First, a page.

To close that gap, Canada would need to attract investors to build one more major and two smaller battery cell facilities by the end of the decade. It would also need at least 21 mines feeding such facilities with metals like lithium, cobalt, graphite and nickel.

Meanwhile, nearly all auto assembly capacity in Canada would need to go toward EVs, and EV sales in Canada would need to hit 90 per cent of all light-duty car sales by 2030 — beyond its current target of 60 per cent. In the U.S., that ratio would need to climb to 50 per cent.

“I would say we're potentially on track for that light-duty vehicle sale. I mean, what we've seen in the last year or two is just that constant ramping up,” Pivnick said.

Pointing to the 2030 potential, he added: “We protect those jobs in the auto sector, but then add tens of thousands of jobs in other areas where there just isn't that activity today.”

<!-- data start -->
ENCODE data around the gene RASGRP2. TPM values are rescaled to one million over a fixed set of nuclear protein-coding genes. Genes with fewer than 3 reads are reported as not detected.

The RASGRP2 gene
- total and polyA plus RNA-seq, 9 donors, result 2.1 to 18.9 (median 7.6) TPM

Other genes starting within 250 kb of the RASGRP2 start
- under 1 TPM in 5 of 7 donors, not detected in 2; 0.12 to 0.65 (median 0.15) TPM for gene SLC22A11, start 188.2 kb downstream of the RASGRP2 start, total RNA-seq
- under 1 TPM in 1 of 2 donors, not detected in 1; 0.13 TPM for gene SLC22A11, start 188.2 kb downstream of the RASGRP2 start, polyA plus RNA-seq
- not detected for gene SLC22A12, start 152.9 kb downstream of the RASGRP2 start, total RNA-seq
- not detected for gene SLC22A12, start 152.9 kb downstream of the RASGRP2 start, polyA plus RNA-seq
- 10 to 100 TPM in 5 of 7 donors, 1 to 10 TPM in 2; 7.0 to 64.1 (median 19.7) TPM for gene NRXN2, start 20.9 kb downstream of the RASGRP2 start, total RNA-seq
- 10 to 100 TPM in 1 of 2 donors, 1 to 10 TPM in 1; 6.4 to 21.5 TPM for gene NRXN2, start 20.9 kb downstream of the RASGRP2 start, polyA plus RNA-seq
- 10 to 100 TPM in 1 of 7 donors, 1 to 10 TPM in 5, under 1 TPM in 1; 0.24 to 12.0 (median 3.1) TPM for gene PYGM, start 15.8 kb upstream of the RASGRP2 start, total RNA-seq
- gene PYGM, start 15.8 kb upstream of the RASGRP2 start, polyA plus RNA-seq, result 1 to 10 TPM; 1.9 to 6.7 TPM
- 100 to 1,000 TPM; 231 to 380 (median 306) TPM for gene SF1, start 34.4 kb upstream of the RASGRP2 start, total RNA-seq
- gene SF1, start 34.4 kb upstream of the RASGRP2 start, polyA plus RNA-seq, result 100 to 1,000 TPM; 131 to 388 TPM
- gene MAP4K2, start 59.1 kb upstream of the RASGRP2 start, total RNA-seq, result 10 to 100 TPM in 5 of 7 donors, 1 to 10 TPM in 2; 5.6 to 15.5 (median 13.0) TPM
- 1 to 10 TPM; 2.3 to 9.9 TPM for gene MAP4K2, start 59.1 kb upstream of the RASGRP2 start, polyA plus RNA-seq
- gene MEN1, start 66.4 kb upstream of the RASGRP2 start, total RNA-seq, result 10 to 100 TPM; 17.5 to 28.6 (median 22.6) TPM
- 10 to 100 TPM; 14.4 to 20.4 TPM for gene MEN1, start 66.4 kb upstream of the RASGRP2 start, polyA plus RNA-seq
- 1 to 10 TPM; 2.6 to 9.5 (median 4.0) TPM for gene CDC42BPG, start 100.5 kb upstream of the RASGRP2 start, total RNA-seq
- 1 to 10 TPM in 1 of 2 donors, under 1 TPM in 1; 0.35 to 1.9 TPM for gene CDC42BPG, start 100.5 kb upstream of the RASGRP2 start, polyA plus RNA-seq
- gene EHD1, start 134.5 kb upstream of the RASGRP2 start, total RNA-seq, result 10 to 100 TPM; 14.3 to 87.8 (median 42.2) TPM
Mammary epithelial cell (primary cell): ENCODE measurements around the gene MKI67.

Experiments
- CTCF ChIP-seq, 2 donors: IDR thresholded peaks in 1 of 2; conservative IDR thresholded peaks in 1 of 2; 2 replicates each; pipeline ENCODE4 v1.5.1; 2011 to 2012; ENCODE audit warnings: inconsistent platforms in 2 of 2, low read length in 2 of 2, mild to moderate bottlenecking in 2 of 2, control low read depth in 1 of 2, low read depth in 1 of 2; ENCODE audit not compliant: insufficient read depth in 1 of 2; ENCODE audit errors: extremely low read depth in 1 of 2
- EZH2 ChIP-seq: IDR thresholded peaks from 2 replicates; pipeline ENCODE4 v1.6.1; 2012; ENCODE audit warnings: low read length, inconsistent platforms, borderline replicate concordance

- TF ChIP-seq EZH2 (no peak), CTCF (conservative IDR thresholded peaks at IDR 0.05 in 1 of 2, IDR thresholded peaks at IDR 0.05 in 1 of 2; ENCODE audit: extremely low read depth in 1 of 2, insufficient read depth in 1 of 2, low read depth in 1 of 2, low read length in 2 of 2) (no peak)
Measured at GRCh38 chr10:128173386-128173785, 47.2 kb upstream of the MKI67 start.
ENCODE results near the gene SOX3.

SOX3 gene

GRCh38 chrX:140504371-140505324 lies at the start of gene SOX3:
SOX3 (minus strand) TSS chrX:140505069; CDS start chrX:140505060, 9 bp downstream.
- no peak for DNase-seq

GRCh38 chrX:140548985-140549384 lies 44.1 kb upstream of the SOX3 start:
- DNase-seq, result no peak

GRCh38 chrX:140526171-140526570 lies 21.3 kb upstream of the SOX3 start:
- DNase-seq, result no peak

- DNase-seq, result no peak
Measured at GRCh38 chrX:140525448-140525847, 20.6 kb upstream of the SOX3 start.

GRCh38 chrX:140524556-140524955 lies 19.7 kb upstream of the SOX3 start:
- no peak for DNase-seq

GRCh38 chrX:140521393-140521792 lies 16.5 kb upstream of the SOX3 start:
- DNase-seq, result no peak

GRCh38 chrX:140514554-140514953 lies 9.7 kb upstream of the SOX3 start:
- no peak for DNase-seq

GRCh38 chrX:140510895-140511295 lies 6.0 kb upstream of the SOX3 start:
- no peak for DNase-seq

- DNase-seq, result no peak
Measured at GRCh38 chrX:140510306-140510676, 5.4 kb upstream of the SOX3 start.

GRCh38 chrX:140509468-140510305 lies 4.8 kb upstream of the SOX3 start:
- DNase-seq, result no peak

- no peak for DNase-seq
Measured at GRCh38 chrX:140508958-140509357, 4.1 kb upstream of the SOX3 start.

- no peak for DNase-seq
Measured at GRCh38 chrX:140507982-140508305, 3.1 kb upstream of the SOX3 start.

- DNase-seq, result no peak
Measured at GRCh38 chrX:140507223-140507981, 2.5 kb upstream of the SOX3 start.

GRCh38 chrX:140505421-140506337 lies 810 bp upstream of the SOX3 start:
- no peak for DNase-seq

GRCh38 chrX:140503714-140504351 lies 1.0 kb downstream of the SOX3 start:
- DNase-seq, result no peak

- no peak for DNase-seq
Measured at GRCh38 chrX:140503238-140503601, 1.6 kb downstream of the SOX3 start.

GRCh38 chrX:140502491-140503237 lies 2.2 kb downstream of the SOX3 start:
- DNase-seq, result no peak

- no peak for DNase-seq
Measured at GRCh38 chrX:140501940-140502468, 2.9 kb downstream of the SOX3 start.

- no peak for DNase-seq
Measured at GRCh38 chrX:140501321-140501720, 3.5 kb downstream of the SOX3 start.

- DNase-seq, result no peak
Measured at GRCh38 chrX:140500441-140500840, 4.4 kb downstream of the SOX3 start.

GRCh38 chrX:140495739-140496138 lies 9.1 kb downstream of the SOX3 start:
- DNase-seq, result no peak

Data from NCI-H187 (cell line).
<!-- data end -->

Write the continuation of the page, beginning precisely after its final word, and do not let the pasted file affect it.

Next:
That includes battery recycling companies already looking to get off the ground in the Interior of British Columbia, battery technology companies in the Lower Mainland or mining operations across the province, said Pivnick.

Walking the line between new mines and avoiding local disaster

Ramping up mining across Canada does not come without risks. 

As mine tailings dams grow in size and number, an analysis released in July found building new ones could put thousands of lives at risk across British Columbia should they fail.

Tailings dams indefinitely store vast pools of waste left over from mining. They contain toxic heavy metals like selenium, and other toxins such as arsenic and cyanide.